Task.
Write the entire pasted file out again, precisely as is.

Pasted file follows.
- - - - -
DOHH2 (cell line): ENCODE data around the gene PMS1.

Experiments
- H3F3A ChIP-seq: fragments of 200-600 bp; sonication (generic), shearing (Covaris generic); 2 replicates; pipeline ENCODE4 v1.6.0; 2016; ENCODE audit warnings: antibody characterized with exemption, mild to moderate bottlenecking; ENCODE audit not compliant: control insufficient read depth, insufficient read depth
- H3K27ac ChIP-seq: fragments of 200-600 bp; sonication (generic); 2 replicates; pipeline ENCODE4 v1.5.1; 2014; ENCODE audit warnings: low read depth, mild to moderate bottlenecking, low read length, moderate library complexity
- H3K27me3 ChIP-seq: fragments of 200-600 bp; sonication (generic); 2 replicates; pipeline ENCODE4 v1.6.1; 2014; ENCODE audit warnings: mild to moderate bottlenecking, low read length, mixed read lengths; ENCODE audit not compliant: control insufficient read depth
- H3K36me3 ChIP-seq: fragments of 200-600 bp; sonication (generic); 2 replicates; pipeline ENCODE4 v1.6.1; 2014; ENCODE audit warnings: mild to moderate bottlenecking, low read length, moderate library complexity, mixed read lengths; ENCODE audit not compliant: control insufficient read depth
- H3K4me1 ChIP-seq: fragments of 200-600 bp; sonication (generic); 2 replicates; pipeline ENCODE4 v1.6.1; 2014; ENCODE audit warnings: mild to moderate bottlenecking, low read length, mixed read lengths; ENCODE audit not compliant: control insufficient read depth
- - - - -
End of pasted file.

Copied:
DOHH2 (cell line): ENCODE data around the gene PMS1.

Experiments
- H3F3A ChIP-seq: fragments of 200-600 bp; sonication (generic), shearing (Covaris generic); 2 replicates; pipeline ENCODE4 v1.6.0; 2016; ENCODE audit warnings: antibody characterized with exemption, mild to moderate bottlenecking; ENCODE audit not compliant: control insufficient read depth, insufficient read depth
- H3K27ac ChIP-seq: fragments of 200-600 bp; sonication (generic); 2 replicates; pipeline ENCODE4 v1.5.1; 2014; ENCODE audit warnings: low read depth, mild to moderate bottlenecking, low read length, moderate library complexity
- H3K27me3 ChIP-seq: fragments of 200-600 bp; sonication (generic); 2 replicates; pipeline ENCODE4 v1.6.1; 2014; ENCODE audit warnings: mild to moderate bottlenecking, low read length, mixed read lengths; ENCODE audit not compliant: control insufficient read depth
- H3K36me3 ChIP-seq: fragments of 200-600 bp; sonication (generic); 2 replicates; pipeline ENCODE4 v1.6.1; 2014; ENCODE audit warnings: mild to moderate bottlenecking, low read length, moderate library complexity, mixed read lengths; ENCODE audit not compliant: control insufficient read depth
- H3K4me1 ChIP-seq: fragments of 200-600 bp; sonication (generic); 2 replicates; pipeline ENCODE4 v1.6.1; 2014; ENCODE audit warnings: mild to moderate bottlenecking, low read length, mixed read lengths; ENCODE audit not compliant: control insufficient read depth